June 28, 1933 (Voghera, Italy)-
It would be fitting to refer to Orlandi as “The First Lady of Spaghetti Western Music”. Originally a chorus singer who collaborated with Ennio Morricone’s vocalist, Alessandro Alessandroni in a pop group called “4+4”, she composed her first film score at age 20. She composed 17 film scores during her career, of which eight were Spaghetti Westerns. Her Spaghetti Western work includes scores for Johnny Yuma (1966), $10,000 Blood Money (1967), Vengeance is Mine AKA For $100,000 Per Killing (1967), and Clint the Nevada’s Loner (1967). She also provided chorus work for Man of the East (1972). Outside the western genre, she composed the soundtrack to the giallo The Strange Vice of Mrs. Wardh (1971). One of the songs from this film, “Dies Irae”, was used in Quentin Tarantino’s Kill Bill Vol. 2 (2002).
September 4, 1931 (Pesaro, Italy)
In a career spanning over half a century, Ortolani has composed scores for over 200 features. In addition he has been nominated for an Oscar twice, Golden Globes four times (winning once), and one Grammy. He has composed soundtracks for 14 Spaghetti and European westerns, including Shatterhand (1963), Day of Anger (1967), Kill and Pray (1967), Beyond the Law (1968), Boot Hill (1969), The Magnificent Bandits (1970), and A Reason to Live, A Reason to Die (1972). His non-western compositions include Mondo Cane (1962), The Easy Life (1962), The Yello Rolls Royce (1964), Anzio (1968), Brother Sun, Sister Moon (1972), Don’t Torture a Duckling (1972), Cannibal Holocaust (1980), and The House on the Edge of the Park (1980). Quentin Tarantino has reused Ortolani’s songs on films such as Kill Bill Vol. 1 (2003), Kill Bill Vol. 2 (2004), Inglourious Basterds (2009) and Django Unchained (2012). His music can also be heard in films like Kiss Kiss Bang Bang (2005), and Legally Blonde 2 (2003).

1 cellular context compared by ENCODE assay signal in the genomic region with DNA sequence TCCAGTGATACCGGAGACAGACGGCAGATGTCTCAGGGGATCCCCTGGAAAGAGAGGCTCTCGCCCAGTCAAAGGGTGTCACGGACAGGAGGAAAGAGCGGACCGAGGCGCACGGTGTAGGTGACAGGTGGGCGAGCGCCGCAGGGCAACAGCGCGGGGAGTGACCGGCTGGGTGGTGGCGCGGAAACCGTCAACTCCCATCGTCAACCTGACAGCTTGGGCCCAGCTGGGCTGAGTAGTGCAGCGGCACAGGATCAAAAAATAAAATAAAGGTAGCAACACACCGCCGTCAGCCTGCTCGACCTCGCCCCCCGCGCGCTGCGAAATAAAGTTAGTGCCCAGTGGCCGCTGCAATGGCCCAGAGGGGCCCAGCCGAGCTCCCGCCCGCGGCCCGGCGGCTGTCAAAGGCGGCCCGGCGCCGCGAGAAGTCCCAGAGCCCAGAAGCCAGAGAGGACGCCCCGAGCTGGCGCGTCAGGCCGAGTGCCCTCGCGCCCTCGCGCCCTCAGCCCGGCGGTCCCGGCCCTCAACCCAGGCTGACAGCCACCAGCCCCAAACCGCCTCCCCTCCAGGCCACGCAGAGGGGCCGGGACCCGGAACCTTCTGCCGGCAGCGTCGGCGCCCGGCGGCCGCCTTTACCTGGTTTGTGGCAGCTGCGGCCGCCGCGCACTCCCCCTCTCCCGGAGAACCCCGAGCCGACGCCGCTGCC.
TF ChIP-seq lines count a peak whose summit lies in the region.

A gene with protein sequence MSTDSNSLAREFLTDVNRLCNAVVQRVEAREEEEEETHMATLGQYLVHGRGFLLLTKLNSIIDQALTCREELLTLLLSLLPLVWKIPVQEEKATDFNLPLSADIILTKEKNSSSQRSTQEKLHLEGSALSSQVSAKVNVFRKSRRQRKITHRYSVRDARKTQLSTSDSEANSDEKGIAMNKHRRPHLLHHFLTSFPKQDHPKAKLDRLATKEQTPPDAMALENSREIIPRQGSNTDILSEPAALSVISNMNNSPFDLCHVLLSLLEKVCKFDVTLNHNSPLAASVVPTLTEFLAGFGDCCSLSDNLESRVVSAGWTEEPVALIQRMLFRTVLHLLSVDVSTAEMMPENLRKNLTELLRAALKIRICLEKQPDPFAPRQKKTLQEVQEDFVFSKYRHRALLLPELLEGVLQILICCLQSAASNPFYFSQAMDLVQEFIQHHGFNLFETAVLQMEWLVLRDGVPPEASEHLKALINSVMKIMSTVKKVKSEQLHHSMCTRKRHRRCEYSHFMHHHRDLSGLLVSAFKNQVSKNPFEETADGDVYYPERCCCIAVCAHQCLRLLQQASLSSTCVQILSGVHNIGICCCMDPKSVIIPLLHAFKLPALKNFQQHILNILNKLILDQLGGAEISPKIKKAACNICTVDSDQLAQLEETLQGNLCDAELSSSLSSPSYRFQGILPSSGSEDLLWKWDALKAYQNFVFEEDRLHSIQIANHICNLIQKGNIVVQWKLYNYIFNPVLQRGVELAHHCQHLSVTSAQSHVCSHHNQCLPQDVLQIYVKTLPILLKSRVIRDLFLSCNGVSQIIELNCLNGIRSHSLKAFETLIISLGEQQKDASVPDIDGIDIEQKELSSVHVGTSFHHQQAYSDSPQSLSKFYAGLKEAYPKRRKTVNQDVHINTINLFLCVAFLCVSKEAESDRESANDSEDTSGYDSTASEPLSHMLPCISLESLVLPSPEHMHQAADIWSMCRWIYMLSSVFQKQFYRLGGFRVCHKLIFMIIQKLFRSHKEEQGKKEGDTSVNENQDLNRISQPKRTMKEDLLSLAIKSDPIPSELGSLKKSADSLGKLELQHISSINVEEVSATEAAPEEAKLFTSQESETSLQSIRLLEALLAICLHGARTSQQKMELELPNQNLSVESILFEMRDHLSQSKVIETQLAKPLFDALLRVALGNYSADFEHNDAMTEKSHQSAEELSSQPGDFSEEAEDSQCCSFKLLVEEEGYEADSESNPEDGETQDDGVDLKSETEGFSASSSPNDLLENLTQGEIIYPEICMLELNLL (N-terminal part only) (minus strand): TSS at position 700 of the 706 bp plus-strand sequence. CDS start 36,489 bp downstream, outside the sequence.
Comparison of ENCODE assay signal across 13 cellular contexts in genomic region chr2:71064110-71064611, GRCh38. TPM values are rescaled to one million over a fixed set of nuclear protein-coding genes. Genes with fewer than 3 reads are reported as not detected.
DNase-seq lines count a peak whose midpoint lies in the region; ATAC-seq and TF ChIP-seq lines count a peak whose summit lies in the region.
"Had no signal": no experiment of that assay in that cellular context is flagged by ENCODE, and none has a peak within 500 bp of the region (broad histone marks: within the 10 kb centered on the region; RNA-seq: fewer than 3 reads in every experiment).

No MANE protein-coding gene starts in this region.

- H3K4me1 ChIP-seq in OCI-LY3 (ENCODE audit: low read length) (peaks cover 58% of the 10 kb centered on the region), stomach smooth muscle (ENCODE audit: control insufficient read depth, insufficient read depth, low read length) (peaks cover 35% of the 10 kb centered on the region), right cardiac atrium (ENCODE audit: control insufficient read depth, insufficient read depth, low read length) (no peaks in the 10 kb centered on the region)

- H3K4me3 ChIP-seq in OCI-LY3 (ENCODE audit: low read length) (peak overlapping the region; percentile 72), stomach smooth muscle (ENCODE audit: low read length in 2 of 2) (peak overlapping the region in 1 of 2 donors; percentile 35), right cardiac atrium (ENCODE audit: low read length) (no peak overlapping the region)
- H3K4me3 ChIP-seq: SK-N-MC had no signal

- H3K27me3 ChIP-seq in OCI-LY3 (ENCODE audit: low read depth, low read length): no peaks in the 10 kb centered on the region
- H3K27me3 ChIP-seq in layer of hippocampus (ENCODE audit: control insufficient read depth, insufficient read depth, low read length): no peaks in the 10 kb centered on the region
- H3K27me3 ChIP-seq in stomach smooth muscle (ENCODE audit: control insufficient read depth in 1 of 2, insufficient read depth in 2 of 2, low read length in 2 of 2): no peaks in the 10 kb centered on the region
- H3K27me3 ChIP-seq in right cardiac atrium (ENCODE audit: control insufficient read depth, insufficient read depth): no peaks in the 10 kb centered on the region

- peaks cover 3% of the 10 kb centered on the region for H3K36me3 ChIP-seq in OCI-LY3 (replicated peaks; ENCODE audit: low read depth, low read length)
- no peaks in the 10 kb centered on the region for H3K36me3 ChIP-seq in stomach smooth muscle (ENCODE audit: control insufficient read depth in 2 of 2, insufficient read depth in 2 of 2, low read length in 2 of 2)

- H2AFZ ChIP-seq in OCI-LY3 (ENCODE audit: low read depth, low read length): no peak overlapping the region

December 6, 1928 (Catania, Italy) - November 15, 2010 (Rome)
A radio and television personality in Italy, he composed scores for eight Spaghetti Westerns, and was the conductor on three others. He graduated as a Piano player from the Naples Conservatory of Music and worked as a pianist in the RAI light orchestra. His most famous Spaghetti Western score was for The Forgotten Pistolero (1969). The film’s main theme, characterized by its memorable whistling and a fuzz guitar intro was featured in two popular cartoon television series', SpongeBob SquarePants and the Ren & Stimpy Show as well as the hit video game, Red Dead Revolver. He also provided the score for Django the Last Killer (1967). Outside of the Spaghetti Western genre, he was the composer on over 50 films over a 30 year period including many cult exploitation films such as SS Experiment Love Camp (1976), Kong Island (1968), Cannibals (1980), The Last House on the Beach (1978) and SS Camp Women’s Hell (1977).